We received a wonderful letter from James Anderson of West Lothian who got to know Loch of Blairs in the 1950’s and has fond memories of the place. His letter is transcribed below. Thank you James and very best wishes from your fellow Friends of Blairs Loch.
For many years I have thought of my experience at the Loch of the Blairs and this was renewed recently when I found it on the computer and prompted me to write to you (with help from my daughter-in-law’s E Mail).
I was stationed at RAF Kinloss for National Service 1955/56 and fished quite a bit locally – mainly the Findhorn, the Moy, Loch Romach and a small loch near Forres called Sanquhar but knew nothing about Blairs until I was almost ready for demob. I don’t remember how I found out about it but it would be May/June 1956 and the key to the boathouse was held in the chemist’s shop in Forres.
Enquiry there proved they had the key but it couldn’t be found! I left my particulars and later in the week I was summoned to the Guardroom at the camp to find that a huge key had been left for me at a cost of 7/6p.
The following Saturday with two friends we cycled to the loch and gained access with this great key. The boathouse held a small boat within a cat walk and was perfectly dry and appeared to be seaworthy.
We entered the adjoining building and walked into another world. There was a desk or a table on which lay a large ledger in which to record catches. The writing was so faded it could not be read. It was impossible to tell when the building had last been used but I would guess several years.
There were several fishing rods made up with reels and lines resting on pegs of the wall and which had sagged out of shape between the pegs. We got tackled up and into the boat and ventured forth.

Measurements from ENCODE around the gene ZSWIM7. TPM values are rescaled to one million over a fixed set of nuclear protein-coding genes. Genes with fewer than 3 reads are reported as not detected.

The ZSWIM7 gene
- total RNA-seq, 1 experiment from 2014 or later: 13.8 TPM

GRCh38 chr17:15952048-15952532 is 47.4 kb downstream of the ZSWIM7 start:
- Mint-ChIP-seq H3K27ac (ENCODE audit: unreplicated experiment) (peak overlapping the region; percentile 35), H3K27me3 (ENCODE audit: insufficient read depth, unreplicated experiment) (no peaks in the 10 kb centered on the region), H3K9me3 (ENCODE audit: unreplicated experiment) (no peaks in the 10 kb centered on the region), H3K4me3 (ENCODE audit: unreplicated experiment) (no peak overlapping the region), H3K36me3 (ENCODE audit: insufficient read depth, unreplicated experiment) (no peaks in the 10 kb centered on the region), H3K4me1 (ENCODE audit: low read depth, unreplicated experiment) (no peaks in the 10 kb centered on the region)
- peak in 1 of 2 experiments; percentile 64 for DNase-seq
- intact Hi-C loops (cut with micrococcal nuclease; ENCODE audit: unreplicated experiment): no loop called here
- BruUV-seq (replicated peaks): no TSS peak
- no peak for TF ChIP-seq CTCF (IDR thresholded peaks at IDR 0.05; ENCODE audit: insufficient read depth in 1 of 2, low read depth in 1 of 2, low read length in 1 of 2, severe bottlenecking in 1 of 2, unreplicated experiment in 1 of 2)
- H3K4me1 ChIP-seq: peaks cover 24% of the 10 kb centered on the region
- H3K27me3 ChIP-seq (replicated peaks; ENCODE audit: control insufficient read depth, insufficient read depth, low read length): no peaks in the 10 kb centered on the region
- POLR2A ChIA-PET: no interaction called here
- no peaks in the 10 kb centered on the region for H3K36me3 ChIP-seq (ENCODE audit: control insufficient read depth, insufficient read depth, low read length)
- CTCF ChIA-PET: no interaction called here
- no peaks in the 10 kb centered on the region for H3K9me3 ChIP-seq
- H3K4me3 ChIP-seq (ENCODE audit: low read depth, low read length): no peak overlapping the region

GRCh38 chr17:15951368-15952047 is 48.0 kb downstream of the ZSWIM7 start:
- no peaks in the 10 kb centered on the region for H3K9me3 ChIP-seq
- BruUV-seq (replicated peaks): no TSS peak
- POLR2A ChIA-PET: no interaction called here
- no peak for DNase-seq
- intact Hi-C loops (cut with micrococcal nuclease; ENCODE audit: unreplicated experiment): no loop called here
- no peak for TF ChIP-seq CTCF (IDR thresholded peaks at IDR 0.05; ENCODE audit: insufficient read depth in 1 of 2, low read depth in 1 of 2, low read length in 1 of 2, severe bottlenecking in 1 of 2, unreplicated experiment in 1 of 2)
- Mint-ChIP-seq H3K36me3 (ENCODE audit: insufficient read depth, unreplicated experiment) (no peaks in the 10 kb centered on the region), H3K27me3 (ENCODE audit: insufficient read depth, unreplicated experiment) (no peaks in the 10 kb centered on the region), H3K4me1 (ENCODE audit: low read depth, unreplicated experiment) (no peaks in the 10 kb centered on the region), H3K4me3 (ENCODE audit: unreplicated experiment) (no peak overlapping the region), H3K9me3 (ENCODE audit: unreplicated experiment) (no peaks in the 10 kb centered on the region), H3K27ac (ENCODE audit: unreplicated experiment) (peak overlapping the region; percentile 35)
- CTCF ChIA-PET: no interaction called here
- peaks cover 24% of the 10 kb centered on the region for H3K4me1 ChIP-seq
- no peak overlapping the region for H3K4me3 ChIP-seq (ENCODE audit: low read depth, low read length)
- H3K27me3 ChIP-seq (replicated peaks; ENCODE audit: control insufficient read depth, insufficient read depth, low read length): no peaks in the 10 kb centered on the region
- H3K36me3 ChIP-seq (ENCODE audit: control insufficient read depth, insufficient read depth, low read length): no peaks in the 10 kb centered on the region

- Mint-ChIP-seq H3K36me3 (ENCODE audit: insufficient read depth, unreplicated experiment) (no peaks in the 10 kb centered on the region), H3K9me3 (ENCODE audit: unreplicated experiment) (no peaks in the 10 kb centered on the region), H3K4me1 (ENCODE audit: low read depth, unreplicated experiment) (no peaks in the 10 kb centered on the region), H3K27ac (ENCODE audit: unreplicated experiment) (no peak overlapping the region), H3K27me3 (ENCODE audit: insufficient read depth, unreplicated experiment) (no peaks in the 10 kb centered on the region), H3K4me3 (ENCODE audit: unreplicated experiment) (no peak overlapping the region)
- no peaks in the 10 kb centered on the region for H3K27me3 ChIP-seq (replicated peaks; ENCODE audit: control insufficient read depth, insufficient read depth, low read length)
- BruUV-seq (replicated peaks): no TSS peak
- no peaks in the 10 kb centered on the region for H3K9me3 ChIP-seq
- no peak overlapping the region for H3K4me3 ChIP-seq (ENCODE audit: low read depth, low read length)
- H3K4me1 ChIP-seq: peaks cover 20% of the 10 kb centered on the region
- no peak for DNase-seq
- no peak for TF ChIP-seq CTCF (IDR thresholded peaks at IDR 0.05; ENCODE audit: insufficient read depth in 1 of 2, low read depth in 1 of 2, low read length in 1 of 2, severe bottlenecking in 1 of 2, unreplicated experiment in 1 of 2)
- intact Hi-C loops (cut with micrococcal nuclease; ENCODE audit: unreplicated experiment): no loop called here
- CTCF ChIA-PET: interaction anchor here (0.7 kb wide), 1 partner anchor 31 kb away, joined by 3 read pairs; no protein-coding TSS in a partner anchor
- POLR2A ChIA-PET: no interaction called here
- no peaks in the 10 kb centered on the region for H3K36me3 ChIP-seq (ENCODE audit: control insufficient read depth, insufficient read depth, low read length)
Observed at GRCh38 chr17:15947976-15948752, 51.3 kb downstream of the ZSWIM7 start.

The water was crystal clear and appeared to be uniformly about three feet deep with a sandy bottom. There was a large population of Eels up to about two feet in length lying on the sandy bottom.
About one third of the surface area of the loch was covered with large Lily pads. We could see the Lily pads moving and discovered the underside was covered with Bloodworms and the movement was caused by fish feeding on them.
We began to ctach fish and found that they were identical in shape and size and about 2lb in weight. They were dark yellow in colour with a few spots.
In those days, long ago, we fished to catch fish. There were no “Bag limits”, no modern lines, barbless hooks or “catch & release” policies. We were, however, not motivated by greed and one of my colleagues had a plan to enter the fish into the food chain.
We ended up with 24 fish all of which were sold to the Officer in charge of the Officer’s Mess at the camp at a cost of 5/- per fish. On the down side the fish could not be eaten because of the muddy tasting flesh (I suspect from their diet of Bloodworms).
I left Morayshire in July 1956 and returned to the Lothians. In August 1986 I retired from the Police Service and was on holiday and driving in the Forres area and at one point managed a glimpse of Blairs as I was passing. I have never returned.
I have fished premier lochs all over Scotland and England but none can match the memories I have of the Loch of the Blairs, a magical place in my mind.
I hope I have not bored you with the ramblings of an old man but I wish you every success in your venture to restore the wonderful asset to the area.
If you have any memories of times at Loch of Blairs that you would like to share with us please drop us a note to email@example.com.
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